September’s half over, there are mums at the store and I’m two pies into the season that hasn’t even started yet. You with me? There’s nothing that says “hello, fall” like your favorite pumpkin pie. Here’s what you need to know to make the one on repeat over here.
If you ask me, pumpkin pie starts with homemade pumpkin purée. Of course you can use canned purée, nothing wrong with that, but there’s something special about making it yourself. The way the skin softens and the flesh melts; the whipped, velvety texture of the filling fresh out of the blender–it’s like the pie is unfolding before you, asking to be made. And, if you haven’t tasted freshly roasted pumpkin purée, you’re in for a treat! This mixture is the sort of baby food anyone can get behind: naturally sweet, earthy, the prettiest shade of orange.
Which Type of Pumpkin to Use?
For the best flavor, you want to use pie pumpkin, not carving pumpkins. I’m talking about that cute, tabletop variety that looks so festive on the counter. Buy one next time you’re at the store, and use it to decorate your living room until you’re in the mood to bake! Larger pumpkins will also work the same way; you can follow identical instructions for roasting and puréeing them; but they have a higher water content that changes your pumpkin pie filling. Generally speaking, with the larger pumpkins, you’ll have to strain the purée after blending it, letting a lot of the water drain out. Otherwise your filling will be soupy or oddly textured.
Other acceptable options include butternut squash (actually pretty similar to what’s in canned pumpkin!), sweet potatoes or, for a real treat, kabocha squash.
How to Make Pumpkin Purée
Cut your pumpkin in half vertically, and scoop out the insides. Lay the pumpkin, cut sides down, on a parchment-lined baked sheet. Then, bake until the pumpkin is soft enough for a fork to easily pierce through the skin. You can bake at whatever temperature is convenient: 350F, 375F, 400F, etc., and the amount of time will vary based on that heat. When you start smelling pumpkin roasting, it’s time to check it. But, if relying on your nose makes you nervous, you can start testing it with a fork after 30 minutes.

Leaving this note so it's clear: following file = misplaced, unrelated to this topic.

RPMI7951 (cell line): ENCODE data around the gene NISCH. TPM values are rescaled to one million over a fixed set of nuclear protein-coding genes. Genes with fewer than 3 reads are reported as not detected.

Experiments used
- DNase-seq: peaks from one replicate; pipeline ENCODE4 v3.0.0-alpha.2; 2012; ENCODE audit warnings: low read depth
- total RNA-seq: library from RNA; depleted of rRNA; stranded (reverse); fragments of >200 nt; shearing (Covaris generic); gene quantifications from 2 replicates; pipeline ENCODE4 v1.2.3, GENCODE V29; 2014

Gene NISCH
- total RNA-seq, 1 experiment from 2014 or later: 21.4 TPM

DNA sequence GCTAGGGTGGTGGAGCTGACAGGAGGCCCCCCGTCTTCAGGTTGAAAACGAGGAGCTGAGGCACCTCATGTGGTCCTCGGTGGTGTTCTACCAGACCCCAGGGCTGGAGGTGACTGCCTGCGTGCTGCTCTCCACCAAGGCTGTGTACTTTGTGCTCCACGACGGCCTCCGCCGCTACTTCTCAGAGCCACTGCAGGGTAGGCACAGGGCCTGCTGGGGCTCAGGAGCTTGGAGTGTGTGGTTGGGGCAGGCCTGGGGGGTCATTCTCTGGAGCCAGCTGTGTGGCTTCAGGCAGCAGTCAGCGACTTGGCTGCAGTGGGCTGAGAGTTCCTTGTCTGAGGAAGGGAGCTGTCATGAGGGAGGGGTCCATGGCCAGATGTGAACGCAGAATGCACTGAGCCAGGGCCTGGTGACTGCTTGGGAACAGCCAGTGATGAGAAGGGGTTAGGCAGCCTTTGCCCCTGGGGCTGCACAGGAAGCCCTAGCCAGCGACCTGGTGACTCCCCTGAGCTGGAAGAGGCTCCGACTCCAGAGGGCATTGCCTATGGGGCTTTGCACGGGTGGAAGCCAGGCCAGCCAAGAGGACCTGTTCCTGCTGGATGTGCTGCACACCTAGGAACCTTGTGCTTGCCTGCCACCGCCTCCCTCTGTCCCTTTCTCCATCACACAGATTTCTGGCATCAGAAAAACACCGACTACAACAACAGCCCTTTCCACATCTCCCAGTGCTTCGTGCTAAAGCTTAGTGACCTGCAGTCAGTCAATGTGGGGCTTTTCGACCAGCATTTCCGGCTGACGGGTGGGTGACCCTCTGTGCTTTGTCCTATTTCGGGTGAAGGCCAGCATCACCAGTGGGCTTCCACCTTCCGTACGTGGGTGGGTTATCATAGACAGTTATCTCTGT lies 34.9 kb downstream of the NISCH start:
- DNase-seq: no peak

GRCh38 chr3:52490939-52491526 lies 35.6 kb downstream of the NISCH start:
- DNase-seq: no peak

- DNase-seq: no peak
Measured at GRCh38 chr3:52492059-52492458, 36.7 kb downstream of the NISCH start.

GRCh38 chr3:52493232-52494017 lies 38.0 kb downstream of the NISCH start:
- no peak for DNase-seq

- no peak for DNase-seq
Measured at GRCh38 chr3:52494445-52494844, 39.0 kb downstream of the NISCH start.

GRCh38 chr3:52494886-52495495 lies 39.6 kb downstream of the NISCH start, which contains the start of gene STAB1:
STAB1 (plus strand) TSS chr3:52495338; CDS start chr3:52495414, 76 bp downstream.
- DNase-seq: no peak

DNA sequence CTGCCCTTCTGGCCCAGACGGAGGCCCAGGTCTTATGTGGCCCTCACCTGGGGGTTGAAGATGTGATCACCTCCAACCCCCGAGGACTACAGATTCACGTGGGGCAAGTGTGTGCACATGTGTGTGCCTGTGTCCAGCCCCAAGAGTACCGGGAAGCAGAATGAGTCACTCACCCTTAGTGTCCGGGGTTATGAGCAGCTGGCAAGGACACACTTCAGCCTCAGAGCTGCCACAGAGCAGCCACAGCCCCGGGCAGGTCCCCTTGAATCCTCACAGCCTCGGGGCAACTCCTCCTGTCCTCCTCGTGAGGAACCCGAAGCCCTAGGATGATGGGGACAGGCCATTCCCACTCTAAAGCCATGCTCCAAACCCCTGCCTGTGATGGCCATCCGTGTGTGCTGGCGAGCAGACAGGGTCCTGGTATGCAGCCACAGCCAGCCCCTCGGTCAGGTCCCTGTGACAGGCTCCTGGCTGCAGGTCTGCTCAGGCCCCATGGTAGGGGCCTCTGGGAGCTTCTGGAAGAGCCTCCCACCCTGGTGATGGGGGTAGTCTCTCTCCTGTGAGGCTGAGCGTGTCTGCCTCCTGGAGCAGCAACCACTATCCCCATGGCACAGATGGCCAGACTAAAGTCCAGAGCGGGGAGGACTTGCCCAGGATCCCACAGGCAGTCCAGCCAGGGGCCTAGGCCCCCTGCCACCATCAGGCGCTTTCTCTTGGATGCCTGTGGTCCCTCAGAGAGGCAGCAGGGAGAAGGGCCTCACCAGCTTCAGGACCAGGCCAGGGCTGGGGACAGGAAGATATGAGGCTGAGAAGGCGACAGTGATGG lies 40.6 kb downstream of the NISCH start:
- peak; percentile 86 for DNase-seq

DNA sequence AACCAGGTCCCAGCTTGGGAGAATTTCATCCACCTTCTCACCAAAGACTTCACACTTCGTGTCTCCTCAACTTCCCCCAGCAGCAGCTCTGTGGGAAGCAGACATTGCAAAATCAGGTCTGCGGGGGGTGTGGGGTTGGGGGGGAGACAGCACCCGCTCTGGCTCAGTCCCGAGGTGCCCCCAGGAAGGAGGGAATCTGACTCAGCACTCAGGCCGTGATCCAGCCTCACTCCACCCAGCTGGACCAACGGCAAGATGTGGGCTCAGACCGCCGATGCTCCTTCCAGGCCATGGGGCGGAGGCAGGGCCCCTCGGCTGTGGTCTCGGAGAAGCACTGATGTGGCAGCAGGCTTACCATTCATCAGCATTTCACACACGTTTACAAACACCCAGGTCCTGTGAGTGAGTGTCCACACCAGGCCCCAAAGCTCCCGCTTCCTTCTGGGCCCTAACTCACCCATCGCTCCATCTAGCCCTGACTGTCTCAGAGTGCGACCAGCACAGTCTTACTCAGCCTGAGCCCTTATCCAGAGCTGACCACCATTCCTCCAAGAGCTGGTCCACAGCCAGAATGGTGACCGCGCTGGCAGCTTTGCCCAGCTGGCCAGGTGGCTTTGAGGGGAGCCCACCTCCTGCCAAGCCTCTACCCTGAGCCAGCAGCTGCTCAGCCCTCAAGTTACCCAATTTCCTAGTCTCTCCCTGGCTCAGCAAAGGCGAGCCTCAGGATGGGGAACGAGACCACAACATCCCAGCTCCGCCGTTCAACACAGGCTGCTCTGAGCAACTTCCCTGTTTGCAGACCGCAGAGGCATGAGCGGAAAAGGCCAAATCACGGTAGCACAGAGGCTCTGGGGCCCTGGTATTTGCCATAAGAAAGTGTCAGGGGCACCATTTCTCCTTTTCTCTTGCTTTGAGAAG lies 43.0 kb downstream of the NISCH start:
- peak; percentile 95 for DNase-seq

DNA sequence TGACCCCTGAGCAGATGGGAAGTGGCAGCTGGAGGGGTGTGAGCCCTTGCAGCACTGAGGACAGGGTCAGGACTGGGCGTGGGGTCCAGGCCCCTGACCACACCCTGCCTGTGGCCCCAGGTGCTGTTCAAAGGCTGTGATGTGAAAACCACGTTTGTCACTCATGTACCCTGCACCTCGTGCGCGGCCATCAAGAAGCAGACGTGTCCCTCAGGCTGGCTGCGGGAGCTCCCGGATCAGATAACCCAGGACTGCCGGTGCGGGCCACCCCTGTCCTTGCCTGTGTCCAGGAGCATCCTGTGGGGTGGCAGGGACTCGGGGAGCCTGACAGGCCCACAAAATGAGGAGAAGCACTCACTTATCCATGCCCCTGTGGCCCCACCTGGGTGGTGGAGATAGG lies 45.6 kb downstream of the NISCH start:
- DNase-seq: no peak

Once it’s soft, remove it from the oven and let it cool on the baking sheet. Scoop out the flesh into a Vitamix or food processor and blend until super smooth. It’s hard to overdo puréeing here. For the sake of pumpkin custard pie, the smoother, the better!
How to Make a Foolproof Pie Crust
Necessity #2 for everybody’s favorite pumpkin pie is homemade pie crust. Of course you can buy a frozen one if you want, nothing wrong with that, but homemade crust takes the pie to another level. Using all butter makes it flaky and flavorful, though you can also sub in cold coconut oil or lard if you’d prefer.
(Remember the pie crust comparison in December? Below is the recipe that won out.)
- Combine 1 cup flour and 1/2 teaspoon salt in a bowl.
- Cut in 6-8 TBS cold, cubed butter, working quickly. (We could talk a long time about how much butter to use here; I mix it up. Eight tablespoons gives you the flakiest crust, but it’s hardest to work with, and it often leaks from the pie plate in the oven. Six tablespoons will likely mean you need to add more water, and the crust, still good, will have slightly less butter throughout. Use however much you want, but get the butter broken up throughout. The pieces don’t have to be uniform, just broken up.)
- Add 1/4 cup water. Stir together, then get your clean hands in there and mush, press, scoop, etc., to form it into a ball. If it’s too dry, add a little water. If it’s too wet, add a little flour. The best advice I got on pie crust was to remember you’re in control.